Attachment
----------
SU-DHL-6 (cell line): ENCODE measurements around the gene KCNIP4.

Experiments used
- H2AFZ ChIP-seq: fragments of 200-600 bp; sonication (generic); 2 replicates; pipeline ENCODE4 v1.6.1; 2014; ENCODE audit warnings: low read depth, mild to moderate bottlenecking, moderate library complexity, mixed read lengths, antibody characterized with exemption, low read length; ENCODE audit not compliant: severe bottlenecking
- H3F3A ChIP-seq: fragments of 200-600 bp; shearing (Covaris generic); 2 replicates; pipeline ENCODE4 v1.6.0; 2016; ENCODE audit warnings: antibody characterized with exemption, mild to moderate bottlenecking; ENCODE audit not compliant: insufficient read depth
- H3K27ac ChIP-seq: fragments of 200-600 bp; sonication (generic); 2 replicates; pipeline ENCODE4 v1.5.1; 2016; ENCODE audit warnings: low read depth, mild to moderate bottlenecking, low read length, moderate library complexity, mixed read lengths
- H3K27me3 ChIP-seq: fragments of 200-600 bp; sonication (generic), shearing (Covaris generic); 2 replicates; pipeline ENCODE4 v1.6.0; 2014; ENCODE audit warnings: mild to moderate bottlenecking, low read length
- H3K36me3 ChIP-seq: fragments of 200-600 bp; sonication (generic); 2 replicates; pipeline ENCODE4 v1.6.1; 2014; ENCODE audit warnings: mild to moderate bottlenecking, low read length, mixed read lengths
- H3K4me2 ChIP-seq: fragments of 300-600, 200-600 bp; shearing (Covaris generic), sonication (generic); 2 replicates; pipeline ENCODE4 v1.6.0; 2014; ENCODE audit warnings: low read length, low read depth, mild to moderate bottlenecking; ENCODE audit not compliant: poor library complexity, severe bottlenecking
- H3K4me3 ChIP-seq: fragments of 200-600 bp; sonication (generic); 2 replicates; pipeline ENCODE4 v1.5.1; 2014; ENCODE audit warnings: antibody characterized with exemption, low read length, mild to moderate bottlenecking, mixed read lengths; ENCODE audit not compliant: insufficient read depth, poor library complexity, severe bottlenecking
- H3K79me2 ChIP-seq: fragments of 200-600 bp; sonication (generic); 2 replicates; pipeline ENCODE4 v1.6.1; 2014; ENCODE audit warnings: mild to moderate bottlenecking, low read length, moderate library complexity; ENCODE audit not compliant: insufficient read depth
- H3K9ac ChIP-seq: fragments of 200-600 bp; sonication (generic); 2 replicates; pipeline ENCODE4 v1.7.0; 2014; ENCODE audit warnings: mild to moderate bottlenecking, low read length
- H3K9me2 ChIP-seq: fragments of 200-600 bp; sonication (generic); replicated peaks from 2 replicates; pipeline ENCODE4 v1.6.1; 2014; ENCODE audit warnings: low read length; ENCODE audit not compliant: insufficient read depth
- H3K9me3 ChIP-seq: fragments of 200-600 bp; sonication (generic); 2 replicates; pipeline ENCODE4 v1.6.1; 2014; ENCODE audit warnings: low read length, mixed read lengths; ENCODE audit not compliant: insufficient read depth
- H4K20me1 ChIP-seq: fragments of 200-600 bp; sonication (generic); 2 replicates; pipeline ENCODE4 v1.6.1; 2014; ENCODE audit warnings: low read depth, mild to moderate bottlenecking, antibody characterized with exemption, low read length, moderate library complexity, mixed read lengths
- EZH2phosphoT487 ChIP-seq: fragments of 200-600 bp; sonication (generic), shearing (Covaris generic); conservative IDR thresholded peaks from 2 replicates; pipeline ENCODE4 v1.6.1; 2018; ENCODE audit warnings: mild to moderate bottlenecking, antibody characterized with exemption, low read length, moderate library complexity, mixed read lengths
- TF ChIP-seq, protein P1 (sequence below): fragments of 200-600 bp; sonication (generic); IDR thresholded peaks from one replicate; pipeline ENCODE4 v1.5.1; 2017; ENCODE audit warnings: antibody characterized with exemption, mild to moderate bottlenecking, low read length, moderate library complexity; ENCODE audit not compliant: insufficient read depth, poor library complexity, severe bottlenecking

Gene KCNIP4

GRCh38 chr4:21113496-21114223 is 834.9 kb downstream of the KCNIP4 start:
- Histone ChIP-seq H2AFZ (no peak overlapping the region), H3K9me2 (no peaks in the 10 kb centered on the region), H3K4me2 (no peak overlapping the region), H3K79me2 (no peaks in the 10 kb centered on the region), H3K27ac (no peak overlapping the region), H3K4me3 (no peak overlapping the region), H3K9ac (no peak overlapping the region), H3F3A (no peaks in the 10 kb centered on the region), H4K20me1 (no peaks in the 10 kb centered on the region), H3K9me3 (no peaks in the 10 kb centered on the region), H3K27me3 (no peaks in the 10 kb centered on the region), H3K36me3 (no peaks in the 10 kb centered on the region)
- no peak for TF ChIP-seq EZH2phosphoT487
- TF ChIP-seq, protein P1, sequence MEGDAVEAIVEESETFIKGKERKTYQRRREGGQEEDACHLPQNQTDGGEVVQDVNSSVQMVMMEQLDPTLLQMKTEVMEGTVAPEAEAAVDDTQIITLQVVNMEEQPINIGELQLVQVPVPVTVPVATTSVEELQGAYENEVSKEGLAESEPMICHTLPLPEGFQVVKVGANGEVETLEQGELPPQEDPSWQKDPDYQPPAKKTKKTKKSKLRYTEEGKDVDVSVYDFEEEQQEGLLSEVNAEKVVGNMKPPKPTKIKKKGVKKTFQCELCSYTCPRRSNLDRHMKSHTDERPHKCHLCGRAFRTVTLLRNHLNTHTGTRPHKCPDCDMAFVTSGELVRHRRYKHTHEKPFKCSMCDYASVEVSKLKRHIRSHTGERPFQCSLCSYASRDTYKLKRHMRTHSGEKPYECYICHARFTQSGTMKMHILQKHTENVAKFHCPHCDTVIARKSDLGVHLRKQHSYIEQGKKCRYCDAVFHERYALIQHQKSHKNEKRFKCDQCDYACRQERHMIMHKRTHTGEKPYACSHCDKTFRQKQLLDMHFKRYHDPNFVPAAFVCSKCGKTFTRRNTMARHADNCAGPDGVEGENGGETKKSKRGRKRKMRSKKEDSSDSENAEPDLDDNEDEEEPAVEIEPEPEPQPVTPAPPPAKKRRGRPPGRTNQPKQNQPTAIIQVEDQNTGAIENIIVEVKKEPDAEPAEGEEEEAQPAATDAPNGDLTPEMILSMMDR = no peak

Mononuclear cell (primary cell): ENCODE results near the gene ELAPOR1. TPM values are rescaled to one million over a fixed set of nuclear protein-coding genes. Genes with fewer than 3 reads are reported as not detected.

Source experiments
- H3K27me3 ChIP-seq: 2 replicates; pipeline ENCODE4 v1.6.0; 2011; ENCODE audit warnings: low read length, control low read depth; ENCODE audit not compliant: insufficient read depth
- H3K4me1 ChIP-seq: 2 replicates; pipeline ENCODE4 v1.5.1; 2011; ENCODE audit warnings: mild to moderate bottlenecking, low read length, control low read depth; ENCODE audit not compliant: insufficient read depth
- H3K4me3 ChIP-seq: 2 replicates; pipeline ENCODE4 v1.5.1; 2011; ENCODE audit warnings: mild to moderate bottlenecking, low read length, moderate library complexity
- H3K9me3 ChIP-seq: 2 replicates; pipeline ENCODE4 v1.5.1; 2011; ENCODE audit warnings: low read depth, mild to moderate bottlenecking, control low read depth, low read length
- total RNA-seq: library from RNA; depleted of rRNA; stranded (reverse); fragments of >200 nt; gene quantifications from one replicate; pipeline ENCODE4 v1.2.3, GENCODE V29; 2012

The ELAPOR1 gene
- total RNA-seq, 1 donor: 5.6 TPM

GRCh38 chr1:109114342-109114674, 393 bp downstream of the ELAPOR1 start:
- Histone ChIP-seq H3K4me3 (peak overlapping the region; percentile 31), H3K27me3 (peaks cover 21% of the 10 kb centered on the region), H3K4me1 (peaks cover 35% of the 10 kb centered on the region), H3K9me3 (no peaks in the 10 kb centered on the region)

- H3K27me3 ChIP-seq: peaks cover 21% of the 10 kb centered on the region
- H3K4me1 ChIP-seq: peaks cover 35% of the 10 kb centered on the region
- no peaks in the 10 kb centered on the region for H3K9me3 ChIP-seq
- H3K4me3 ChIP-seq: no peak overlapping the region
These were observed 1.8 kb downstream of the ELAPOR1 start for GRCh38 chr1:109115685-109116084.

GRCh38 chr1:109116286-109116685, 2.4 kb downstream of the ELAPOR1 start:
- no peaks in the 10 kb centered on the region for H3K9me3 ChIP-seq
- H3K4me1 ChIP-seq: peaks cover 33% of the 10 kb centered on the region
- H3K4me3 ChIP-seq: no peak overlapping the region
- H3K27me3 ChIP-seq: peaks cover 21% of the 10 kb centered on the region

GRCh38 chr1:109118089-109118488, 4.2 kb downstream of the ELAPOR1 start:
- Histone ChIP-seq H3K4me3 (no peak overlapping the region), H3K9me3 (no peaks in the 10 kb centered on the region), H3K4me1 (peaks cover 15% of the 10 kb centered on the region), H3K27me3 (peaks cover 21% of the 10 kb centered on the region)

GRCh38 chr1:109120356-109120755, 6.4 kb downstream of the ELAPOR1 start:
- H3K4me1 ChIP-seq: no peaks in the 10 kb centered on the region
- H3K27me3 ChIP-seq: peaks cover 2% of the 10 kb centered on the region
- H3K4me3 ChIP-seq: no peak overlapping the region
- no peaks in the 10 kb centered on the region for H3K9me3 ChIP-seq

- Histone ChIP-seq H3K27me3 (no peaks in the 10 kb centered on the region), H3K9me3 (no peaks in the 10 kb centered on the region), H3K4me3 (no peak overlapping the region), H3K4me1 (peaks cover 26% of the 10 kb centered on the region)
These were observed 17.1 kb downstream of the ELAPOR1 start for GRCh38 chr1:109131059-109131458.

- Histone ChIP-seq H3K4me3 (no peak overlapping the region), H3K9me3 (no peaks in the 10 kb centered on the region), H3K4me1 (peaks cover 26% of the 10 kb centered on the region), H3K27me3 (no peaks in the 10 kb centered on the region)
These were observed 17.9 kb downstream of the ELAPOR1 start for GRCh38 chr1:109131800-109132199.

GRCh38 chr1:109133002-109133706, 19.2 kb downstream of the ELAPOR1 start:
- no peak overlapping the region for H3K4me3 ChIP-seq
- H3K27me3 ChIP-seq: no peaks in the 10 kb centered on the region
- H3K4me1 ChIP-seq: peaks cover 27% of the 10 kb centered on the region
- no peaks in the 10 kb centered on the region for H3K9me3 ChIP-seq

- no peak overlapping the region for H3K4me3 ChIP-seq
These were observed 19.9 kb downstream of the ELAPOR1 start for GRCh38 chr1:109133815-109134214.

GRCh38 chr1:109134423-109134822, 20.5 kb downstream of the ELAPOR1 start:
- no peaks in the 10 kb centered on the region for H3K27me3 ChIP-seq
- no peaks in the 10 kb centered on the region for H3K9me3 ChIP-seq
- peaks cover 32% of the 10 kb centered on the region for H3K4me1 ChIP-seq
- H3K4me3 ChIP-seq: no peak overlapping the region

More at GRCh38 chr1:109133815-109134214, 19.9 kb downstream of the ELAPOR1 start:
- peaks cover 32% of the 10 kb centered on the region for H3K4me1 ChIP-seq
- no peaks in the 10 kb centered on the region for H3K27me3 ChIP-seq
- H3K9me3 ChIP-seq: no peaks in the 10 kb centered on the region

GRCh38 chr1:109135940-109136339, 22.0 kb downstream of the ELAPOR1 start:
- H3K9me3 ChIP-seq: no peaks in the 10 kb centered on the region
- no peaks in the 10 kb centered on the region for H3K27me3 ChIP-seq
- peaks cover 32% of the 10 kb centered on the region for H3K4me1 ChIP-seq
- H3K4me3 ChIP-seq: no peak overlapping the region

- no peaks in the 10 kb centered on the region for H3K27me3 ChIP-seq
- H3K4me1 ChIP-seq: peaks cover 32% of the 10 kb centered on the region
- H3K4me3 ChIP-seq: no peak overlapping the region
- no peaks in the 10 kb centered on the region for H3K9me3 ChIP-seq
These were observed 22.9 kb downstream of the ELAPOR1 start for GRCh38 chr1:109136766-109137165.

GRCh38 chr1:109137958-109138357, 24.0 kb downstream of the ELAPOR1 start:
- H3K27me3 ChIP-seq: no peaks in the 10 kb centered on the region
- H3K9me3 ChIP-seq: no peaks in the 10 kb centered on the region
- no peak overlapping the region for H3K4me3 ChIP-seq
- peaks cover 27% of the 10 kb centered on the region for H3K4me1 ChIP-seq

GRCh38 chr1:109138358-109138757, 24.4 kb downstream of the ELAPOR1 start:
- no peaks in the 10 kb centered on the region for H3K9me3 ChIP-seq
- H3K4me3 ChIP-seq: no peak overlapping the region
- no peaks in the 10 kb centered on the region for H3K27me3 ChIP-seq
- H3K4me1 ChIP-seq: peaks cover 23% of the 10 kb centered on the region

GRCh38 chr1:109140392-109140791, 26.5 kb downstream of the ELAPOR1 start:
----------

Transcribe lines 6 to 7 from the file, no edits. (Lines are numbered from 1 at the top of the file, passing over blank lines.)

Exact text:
- H3K27me3 ChIP-seq: fragments of 200-600 bp; sonication (generic), shearing (Covaris generic); 2 replicates; pipeline ENCODE4 v1.6.0; 2014; ENCODE audit warnings: mild to moderate bottlenecking, low read length
- H3K36me3 ChIP-seq: fragments of 200-600 bp; sonication (generic); 2 replicates; pipeline ENCODE4 v1.6.1; 2014; ENCODE audit warnings: mild to moderate bottlenecking, low read length, mixed read lengths